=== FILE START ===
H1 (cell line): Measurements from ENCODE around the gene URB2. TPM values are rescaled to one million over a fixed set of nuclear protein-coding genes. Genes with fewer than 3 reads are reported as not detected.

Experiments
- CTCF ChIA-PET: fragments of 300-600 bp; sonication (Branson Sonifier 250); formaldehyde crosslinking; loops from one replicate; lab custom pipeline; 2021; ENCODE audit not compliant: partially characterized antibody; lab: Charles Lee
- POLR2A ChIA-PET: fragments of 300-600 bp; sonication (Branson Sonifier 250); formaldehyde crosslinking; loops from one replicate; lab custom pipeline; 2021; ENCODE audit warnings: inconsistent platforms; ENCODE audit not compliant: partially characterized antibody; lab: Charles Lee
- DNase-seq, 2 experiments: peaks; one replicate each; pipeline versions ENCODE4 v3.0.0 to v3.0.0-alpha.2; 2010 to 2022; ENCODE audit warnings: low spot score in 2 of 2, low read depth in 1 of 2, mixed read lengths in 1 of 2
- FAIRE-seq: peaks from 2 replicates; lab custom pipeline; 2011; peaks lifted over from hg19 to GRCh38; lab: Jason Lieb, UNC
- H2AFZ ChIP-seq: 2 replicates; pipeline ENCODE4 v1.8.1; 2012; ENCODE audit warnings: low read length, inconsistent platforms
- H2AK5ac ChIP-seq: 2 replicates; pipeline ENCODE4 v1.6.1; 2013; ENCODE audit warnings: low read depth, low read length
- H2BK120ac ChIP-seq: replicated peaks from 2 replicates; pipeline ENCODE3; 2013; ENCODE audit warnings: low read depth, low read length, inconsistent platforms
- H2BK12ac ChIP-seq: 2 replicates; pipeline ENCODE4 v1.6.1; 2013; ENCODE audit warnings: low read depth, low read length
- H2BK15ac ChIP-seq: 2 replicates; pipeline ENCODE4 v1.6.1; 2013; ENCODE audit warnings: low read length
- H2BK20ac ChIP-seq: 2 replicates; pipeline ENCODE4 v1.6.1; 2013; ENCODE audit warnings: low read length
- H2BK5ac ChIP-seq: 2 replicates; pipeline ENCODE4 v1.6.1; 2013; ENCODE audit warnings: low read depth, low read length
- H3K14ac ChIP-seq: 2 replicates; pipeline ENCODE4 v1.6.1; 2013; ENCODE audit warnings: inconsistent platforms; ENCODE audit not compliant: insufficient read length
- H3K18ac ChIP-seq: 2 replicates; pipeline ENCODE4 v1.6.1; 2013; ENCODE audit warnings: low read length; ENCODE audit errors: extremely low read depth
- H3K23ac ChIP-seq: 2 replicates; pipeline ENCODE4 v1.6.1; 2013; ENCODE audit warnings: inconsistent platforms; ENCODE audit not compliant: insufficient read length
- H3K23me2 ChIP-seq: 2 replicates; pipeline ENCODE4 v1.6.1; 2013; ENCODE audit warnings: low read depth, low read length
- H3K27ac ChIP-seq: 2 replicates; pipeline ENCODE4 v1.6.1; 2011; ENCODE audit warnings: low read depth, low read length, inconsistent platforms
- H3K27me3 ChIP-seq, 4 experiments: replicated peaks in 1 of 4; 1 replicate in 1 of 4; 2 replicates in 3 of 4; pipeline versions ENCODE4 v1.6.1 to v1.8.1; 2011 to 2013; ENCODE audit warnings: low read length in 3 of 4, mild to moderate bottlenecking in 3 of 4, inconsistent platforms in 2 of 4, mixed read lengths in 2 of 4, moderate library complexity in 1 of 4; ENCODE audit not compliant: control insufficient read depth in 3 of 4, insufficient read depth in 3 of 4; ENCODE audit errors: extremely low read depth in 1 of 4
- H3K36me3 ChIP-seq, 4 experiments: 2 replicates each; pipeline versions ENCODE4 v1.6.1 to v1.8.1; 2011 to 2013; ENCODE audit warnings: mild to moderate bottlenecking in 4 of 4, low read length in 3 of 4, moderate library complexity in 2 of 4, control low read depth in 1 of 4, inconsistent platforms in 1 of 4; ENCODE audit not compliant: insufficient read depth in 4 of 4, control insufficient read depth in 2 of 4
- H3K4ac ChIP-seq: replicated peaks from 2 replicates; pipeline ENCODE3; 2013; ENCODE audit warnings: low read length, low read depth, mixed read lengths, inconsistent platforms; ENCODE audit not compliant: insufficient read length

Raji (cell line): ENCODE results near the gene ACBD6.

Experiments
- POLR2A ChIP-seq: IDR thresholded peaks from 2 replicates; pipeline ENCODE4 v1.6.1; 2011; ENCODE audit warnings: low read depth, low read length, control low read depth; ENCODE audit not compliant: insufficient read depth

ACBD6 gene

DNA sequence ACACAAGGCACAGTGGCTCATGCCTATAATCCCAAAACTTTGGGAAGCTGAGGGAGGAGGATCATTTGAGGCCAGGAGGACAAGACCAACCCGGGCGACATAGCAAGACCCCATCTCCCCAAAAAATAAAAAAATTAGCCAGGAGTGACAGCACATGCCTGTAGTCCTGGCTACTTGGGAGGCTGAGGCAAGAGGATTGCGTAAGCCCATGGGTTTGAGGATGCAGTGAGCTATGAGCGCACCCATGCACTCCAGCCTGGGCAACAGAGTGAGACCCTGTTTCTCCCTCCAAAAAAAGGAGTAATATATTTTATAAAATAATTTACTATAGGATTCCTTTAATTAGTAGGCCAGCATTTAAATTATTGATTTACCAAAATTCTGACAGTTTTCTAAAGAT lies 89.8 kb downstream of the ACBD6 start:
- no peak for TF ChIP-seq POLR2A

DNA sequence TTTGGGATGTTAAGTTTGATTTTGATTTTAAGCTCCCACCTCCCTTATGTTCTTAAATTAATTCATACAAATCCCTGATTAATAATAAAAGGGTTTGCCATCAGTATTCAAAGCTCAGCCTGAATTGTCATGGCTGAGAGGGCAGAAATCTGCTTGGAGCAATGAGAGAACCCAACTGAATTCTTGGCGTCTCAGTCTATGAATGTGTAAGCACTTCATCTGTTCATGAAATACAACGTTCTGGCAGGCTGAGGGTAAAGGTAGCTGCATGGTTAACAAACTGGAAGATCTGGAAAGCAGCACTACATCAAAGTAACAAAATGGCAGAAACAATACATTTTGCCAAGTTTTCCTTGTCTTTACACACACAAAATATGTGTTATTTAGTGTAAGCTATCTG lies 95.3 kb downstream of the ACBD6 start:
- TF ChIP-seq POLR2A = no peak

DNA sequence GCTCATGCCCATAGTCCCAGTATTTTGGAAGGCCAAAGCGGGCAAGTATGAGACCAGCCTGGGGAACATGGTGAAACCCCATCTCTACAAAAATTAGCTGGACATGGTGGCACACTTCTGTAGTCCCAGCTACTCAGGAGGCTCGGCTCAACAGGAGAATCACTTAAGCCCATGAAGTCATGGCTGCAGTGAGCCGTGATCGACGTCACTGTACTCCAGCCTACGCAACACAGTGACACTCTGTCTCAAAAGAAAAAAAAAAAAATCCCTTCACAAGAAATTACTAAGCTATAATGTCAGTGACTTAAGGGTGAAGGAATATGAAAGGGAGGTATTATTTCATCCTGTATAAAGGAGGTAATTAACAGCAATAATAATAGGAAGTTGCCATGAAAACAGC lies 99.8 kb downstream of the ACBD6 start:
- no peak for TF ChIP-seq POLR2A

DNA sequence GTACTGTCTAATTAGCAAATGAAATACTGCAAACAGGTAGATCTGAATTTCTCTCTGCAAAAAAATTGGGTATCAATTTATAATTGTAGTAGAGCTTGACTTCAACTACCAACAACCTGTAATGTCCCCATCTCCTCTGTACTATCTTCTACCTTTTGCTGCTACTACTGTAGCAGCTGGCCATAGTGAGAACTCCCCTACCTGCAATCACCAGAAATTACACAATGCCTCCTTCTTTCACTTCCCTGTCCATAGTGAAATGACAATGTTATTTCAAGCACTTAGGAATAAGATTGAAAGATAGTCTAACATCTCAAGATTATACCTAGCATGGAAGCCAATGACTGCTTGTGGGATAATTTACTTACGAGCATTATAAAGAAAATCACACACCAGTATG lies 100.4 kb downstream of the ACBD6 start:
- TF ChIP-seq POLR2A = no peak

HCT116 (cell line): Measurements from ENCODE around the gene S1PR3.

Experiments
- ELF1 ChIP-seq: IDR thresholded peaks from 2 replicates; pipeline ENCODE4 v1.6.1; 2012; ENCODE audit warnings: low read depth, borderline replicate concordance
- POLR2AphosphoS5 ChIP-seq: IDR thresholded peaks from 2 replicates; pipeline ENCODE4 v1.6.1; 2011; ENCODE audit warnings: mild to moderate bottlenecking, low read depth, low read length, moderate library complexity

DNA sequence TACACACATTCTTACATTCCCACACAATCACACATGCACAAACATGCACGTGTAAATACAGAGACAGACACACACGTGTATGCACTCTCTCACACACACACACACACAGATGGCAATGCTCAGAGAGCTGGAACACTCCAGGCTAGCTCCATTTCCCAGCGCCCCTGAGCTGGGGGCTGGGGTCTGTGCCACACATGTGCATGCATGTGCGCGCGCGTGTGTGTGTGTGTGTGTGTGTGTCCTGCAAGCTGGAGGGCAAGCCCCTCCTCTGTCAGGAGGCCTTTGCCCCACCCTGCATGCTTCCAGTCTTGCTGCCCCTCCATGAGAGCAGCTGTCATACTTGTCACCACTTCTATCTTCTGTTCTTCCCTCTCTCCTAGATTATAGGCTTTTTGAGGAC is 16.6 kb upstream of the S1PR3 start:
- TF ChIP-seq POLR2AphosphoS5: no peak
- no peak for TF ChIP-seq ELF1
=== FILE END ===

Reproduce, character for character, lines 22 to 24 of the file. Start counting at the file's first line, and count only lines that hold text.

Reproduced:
Raji (cell line): ENCODE results near the gene ACBD6.

Experiments
- POLR2A ChIP-seq: IDR thresholded peaks from 2 replicates; pipeline ENCODE4 v1.6.1; 2011; ENCODE audit warnings: low read depth, low read length, control low read depth; ENCODE audit not compliant: insufficient read depth